“Research demonstrates that citizens in highly polarized contexts are often willing to abandon democratic principles if it means that one’s own party is elected and that ‘the right’ decisions are made. Thus, toxic levels of polarization contribute to electoral victories of anti-pluralistic leaders and to empowering their agendas” (p. 34). Specifically reminding one of the Kurdish plight in Turkey, the report declares, “When anti-pluralist leaders assume office, their parties are likely to use rhetoric that is intended to insult, offend, or intimidate members of specific groups—usually minorities or political opponents. This increase in hate speech, in turn, can worsen toxic polarization and thereby create room for further autocratization” (pp. 33-34). The report also notes “toxic levels of political polarization developed in Turkey after President Recep Tayyip Erdoğan and the AKP came to power in 2002, arguably following the government’s will” (p. 34). Indeed, “it can be argued that toxic polarization functioned as a strategic tool to enable reforms and actions to break down democracy” (p. 34).
In closing, the report details several more indices of interest, all of which closely pertain to the Kurds. The Liberal Democracy Index (LDI)—already referred to above when its decline in Turkey during the past decade was noted – “captures both liberal and electoral aspects of democracy based on the 71 indicators included in the Liberal Component Index (LCI) and the Electoral Democracy Index (EDI). The EDI reflects a relatively ambitious idea of electoral democracy where a number of institutional features guarantee free and fair elections such as freedom of association and freedom of expression, among others. The LCI goes even further and captures the limits placed on governments in terms of two key aspects, the protection of individual liberties and the checks and balances between institutions” (p. 50). In addition, in a measurement particularly apropos to the Kurds, the LCI “embodies the importance of protecting individual and minority rights against both the tyranny of the state and the tyranny of the majority” (p. 52). Turkey ranks a lowly 152 and falling on the LCI index, and 131 and falling on the EDI index.
Continuing, the Egalitarian Component Index (ECI) “measures to what extent all social groups enjoy equal capabilities to participate in the political arena” (p. 53). Here Turkey does somewhat better, but still ranks a lowly 123 and falling. “The V-Dem Participatory Component Index (PCI) takes into account four important aspects of citizen participation both electoral and non-electoral: civil society organizations, mechanisms of direct democracy, and participation and representation through local and regional governments” (p. 54). On this measure Turkey ranks 131 and falling. Finally, The Deliberative Component Index (DCI) operationalizes that “there should also be respectable dialogue at all levels—from preference formation to final decision—among informed and competent participants who are open to persuasion” (p. 55). Here Turkey ranks a lowly 168 and falling.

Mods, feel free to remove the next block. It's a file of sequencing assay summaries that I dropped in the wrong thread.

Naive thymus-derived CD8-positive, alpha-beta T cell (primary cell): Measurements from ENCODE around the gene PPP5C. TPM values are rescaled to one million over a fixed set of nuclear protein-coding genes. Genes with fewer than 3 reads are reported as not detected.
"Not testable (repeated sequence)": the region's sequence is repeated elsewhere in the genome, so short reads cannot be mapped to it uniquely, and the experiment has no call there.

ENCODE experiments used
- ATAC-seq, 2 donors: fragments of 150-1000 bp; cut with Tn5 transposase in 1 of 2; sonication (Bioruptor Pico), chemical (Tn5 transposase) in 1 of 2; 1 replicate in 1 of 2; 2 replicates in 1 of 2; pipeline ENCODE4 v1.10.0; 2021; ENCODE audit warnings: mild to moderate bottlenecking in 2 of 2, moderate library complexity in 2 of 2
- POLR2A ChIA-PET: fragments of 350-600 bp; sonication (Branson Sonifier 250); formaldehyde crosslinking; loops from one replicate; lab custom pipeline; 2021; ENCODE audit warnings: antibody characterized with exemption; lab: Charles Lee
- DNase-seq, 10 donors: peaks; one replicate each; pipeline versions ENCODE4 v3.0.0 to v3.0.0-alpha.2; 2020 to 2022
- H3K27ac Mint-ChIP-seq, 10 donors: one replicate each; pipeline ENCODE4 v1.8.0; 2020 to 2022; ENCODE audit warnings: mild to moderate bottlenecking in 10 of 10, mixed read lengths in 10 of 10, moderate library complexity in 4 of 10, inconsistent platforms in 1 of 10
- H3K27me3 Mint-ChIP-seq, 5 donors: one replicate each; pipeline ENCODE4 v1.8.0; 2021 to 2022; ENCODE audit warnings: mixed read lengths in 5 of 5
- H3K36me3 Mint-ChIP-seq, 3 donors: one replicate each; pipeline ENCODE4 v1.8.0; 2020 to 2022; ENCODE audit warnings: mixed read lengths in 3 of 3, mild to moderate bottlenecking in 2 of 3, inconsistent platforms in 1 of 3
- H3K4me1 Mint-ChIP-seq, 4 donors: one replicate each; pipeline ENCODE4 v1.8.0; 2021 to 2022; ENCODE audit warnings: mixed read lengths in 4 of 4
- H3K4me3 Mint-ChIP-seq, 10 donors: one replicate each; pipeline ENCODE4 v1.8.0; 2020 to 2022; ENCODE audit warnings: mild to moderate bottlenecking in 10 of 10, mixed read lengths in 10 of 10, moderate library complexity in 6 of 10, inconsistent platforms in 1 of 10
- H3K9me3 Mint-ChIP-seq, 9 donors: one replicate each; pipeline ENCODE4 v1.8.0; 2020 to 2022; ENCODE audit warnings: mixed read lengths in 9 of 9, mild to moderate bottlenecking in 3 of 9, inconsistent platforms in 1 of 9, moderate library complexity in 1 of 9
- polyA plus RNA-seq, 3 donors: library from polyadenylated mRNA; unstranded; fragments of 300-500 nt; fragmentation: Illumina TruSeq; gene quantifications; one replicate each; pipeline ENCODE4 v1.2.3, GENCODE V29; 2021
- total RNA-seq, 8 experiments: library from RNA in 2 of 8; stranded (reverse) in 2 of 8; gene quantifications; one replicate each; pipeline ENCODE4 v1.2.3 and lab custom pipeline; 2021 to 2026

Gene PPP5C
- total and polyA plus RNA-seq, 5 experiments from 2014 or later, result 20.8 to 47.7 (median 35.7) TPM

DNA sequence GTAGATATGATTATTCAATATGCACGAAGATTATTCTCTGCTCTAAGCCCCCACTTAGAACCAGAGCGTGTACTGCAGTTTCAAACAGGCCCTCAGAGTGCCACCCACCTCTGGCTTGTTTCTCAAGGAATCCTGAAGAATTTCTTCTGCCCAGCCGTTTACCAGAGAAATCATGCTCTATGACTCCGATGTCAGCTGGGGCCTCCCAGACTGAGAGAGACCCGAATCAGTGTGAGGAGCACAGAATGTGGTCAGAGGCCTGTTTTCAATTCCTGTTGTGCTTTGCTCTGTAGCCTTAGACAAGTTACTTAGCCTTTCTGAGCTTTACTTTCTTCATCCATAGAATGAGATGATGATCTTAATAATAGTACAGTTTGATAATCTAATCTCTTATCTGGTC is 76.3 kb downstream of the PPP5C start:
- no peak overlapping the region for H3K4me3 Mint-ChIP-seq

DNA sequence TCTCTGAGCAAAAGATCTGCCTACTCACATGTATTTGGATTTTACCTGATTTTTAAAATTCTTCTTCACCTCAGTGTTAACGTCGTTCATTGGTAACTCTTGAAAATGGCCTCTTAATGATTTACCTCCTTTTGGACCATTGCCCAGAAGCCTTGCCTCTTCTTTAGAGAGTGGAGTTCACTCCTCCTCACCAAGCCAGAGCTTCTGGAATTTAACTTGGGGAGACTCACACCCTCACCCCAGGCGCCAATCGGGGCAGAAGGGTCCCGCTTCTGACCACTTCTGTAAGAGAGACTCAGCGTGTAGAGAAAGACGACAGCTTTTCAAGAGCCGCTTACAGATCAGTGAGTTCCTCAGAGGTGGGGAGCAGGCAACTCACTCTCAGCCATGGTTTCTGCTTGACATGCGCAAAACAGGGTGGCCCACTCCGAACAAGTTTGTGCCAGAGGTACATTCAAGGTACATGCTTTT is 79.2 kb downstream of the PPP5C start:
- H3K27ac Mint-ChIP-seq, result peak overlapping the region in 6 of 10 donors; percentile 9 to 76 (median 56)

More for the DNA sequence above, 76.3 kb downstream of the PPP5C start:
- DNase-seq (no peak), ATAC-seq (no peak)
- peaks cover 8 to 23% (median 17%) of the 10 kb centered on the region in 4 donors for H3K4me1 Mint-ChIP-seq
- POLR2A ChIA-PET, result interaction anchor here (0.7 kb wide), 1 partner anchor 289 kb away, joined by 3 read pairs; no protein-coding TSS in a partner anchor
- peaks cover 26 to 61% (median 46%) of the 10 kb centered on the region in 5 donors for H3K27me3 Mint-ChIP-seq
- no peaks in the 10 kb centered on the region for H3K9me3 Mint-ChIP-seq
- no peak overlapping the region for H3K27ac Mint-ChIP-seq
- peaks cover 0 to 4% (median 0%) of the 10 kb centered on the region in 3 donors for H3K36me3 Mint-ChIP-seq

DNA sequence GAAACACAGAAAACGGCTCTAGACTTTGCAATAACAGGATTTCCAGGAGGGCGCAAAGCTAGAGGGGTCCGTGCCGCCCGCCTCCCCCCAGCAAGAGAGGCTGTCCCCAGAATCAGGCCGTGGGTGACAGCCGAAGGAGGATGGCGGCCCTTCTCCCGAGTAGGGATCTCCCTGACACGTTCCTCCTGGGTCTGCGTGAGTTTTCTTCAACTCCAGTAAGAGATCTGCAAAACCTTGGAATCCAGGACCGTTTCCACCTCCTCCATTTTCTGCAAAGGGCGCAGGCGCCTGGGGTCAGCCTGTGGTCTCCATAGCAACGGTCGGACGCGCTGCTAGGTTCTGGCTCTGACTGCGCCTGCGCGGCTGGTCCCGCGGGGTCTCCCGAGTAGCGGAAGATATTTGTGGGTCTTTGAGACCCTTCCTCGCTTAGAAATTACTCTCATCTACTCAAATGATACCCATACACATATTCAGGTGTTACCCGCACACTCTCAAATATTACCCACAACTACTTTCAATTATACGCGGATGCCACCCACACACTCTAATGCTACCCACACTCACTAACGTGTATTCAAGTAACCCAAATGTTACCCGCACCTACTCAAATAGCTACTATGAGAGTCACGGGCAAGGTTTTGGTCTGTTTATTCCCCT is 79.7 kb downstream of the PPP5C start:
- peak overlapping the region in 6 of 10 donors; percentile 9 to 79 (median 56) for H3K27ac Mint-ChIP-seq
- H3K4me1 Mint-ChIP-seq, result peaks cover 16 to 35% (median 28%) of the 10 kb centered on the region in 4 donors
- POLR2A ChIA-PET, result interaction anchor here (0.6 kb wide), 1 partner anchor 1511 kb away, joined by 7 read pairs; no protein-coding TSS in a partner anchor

A poster boy example
Conclusions: The Varieties of Democracy (V-Dem) Report presents a sophisticated statistical, well-defined, multi-indexed series of rankings of the state of democracy in the world as of 2022. Unfortunately, the resulting report clearly illustrates “the world is facing a wave of autocratization. Powerful autocratic states, former democracies, and political movements within democracies increasingly present ideological challenges to the principles of democratic governance” (p. 40). Turkey sticks out as a poster-boy example of this negative phenomenon. Not only does it rank embarrassingly low on all indexes, but it also is flagged for continuing “falling” in all of them. Thus, “at this historical moment, the European Union has a unique position to take the lead, to gather its partners around the globe, and base on hard scientific evidence shape the future of democracy in the world” (p. 40).
Michael M. Gunter is a professor of political science at Tennessee Technological University in Cookeville, Gunter has worked directly with top Kurdish and other Middle Eastern political leaders. He received the Kurdish Human Rights Watch’s “Service to the Kurds Award” in 1998.